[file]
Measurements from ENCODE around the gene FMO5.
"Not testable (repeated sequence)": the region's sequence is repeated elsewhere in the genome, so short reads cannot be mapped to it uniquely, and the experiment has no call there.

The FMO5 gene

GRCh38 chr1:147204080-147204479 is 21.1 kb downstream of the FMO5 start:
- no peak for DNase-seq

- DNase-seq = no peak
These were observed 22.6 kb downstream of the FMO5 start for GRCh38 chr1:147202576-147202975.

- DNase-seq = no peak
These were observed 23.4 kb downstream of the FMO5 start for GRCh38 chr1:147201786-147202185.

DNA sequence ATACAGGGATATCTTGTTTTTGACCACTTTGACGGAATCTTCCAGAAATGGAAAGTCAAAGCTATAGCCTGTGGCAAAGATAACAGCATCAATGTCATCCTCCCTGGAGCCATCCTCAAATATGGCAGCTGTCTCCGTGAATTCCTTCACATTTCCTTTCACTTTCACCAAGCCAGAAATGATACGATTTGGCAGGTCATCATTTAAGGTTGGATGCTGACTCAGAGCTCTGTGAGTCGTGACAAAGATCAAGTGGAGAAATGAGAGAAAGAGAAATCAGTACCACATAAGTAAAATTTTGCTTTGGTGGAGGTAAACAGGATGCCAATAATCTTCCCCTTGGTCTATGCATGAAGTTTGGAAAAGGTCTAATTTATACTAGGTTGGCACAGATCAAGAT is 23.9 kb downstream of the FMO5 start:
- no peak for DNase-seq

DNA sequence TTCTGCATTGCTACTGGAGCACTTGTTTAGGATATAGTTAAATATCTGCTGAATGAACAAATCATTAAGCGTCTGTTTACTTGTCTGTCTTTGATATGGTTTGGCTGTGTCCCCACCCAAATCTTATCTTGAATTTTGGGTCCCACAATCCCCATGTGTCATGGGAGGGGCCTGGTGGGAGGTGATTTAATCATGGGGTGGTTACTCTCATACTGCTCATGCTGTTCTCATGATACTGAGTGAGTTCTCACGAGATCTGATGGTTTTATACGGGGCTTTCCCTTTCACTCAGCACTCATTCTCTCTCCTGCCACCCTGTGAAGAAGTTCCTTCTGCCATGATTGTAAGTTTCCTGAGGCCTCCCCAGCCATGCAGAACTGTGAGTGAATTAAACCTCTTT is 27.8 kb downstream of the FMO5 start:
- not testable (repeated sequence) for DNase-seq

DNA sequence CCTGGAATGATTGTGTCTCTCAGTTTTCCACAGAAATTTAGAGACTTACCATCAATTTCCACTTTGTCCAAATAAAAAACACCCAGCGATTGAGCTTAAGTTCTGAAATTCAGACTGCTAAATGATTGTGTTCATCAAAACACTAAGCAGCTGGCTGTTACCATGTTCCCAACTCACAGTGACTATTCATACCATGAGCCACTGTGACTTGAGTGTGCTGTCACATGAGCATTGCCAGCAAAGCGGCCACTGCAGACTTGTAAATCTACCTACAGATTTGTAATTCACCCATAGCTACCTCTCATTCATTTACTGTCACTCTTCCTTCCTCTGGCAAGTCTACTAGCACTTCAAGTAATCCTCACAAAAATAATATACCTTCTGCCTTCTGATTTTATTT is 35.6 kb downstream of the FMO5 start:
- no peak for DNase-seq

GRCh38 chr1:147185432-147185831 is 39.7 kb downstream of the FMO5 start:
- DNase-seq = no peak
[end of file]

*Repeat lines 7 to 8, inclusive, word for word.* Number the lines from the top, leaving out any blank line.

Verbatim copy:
These were observed 22.6 kb downstream of the FMO5 start for GRCh38 chr1:147202576-147202975.

- DNase-seq = no peak